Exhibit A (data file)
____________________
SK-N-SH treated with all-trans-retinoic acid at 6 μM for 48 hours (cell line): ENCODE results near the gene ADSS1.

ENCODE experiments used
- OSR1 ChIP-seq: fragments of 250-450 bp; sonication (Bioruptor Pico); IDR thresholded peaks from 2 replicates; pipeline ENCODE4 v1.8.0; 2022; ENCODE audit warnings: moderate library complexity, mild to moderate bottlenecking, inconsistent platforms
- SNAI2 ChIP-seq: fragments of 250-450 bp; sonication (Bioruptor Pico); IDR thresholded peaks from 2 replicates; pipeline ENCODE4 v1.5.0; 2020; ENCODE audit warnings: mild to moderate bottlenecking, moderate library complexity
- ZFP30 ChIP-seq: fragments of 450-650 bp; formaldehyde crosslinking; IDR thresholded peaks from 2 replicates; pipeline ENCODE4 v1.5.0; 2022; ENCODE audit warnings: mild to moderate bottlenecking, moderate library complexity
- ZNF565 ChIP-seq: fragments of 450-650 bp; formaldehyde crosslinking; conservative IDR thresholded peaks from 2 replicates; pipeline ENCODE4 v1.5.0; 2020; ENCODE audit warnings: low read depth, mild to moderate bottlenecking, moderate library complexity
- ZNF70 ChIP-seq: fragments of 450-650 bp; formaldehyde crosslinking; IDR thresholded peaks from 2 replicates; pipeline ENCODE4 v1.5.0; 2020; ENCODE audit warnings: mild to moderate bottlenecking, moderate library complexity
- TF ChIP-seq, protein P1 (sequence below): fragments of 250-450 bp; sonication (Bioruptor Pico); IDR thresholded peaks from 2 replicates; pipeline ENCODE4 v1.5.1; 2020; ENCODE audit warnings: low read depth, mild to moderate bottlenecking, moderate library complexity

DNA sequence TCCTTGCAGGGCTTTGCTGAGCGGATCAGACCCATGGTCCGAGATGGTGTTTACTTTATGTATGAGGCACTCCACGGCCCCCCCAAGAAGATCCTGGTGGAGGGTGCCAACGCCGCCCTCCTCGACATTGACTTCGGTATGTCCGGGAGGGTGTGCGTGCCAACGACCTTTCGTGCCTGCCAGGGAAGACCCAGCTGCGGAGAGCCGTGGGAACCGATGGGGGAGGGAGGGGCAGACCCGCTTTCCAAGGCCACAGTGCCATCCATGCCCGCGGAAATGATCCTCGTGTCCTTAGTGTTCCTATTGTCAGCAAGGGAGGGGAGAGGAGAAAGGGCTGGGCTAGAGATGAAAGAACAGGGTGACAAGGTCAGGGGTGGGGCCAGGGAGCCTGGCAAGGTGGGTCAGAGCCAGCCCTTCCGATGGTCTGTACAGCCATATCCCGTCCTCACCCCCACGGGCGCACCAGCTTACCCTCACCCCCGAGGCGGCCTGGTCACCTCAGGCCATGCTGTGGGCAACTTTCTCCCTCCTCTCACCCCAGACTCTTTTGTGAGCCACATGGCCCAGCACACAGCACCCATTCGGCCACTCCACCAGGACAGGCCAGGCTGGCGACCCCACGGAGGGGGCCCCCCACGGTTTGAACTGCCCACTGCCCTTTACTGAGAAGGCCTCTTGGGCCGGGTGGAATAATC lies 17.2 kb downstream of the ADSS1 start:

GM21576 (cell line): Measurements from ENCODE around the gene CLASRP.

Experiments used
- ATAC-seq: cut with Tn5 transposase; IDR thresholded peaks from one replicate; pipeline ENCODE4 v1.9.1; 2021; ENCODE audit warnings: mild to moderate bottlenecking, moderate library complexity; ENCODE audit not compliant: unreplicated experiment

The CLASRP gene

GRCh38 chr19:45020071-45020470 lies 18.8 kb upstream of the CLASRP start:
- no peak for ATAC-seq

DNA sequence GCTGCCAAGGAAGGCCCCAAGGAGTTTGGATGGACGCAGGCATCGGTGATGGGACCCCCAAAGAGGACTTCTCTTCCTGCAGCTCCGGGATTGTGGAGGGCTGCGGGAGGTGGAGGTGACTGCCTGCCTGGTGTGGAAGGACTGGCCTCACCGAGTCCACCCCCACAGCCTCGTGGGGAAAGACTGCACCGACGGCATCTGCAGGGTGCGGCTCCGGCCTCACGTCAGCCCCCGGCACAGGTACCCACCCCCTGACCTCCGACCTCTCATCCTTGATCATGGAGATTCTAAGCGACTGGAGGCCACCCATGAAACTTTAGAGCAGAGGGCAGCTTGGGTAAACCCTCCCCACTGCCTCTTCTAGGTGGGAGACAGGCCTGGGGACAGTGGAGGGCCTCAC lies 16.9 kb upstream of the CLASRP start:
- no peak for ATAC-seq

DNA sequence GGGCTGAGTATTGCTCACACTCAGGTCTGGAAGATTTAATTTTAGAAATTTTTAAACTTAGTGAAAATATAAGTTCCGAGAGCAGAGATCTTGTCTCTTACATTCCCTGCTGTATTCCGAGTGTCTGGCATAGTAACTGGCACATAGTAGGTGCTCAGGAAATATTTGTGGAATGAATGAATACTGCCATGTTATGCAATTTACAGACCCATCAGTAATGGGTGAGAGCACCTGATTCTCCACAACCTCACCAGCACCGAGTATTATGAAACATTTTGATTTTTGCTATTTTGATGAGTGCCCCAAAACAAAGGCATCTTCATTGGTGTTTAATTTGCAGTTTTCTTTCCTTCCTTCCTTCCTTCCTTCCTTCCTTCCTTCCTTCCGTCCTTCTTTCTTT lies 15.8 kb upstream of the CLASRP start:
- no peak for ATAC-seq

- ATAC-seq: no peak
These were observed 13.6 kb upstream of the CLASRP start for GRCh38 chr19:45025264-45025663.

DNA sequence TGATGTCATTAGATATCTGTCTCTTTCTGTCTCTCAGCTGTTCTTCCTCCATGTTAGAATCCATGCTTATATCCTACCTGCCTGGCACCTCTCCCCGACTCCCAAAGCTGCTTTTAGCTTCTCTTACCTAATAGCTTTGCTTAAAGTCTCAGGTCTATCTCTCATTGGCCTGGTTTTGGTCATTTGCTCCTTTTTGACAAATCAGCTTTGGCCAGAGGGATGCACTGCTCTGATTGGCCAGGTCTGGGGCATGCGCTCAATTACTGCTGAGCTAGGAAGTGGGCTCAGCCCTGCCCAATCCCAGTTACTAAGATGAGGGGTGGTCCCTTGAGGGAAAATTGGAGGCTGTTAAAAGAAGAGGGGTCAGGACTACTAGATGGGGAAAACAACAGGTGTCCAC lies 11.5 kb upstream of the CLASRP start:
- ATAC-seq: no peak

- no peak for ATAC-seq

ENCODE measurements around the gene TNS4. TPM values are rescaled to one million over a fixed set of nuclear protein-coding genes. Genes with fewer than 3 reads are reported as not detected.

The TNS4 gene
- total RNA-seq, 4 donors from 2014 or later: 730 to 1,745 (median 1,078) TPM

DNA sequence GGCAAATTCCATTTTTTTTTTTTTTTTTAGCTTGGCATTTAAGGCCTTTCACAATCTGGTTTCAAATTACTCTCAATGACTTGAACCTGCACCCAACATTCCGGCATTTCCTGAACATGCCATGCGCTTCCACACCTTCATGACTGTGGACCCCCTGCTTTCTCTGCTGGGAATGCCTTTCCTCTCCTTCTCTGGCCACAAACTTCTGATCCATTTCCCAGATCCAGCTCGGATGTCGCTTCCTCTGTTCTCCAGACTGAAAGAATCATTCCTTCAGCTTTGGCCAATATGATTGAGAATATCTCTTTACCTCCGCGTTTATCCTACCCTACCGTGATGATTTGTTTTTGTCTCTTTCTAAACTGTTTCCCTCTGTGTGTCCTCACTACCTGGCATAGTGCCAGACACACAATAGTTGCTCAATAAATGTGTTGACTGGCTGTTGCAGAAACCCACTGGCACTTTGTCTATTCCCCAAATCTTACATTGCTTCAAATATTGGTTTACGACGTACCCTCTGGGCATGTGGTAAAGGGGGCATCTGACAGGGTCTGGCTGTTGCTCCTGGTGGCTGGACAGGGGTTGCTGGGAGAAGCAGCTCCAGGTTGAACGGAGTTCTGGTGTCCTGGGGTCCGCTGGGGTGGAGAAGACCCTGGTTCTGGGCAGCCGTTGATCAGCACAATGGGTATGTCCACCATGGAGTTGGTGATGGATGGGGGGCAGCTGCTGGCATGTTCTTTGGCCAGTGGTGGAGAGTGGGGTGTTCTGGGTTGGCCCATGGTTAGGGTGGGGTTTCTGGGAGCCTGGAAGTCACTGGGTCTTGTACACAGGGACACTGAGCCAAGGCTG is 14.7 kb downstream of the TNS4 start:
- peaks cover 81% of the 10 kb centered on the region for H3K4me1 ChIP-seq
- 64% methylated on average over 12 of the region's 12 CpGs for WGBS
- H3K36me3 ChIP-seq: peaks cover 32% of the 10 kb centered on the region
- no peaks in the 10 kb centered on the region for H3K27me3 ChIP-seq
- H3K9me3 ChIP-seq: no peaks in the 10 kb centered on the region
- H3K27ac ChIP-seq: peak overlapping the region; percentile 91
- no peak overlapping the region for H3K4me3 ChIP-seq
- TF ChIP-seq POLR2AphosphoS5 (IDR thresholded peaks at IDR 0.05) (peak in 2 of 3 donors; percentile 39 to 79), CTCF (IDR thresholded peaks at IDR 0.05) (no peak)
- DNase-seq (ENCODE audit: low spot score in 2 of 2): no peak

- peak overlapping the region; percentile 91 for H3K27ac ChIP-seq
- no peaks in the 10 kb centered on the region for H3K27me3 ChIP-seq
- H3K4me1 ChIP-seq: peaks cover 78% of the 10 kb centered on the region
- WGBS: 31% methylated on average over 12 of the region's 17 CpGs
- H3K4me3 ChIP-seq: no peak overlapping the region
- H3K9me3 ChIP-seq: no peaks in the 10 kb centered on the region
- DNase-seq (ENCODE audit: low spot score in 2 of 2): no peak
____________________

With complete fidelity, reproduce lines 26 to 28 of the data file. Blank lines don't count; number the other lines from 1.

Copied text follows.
The TNS4 gene
- total RNA-seq, 4 donors from 2014 or later: 730 to 1,745 (median 1,078) TPM

DNA sequence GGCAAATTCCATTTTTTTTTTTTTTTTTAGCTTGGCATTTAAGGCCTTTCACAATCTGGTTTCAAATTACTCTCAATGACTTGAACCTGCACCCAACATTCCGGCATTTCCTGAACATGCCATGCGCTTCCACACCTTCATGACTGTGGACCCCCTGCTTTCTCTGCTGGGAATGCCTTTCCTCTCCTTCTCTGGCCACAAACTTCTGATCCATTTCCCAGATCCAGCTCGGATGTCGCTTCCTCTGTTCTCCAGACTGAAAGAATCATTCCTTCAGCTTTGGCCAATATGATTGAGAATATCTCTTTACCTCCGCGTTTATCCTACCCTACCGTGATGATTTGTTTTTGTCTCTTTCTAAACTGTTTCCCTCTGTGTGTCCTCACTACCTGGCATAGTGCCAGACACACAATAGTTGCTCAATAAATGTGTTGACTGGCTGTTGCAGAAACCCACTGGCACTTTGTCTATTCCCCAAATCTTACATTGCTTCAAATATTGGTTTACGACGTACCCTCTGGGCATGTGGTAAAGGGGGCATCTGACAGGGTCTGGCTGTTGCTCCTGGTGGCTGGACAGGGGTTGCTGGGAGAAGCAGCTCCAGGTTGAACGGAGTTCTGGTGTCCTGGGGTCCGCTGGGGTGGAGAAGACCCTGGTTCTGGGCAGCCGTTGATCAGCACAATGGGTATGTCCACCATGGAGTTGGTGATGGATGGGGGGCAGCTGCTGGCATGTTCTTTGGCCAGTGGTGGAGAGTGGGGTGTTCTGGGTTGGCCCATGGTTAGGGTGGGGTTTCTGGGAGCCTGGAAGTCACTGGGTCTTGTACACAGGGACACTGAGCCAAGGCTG is 14.7 kb downstream of the TNS4 start: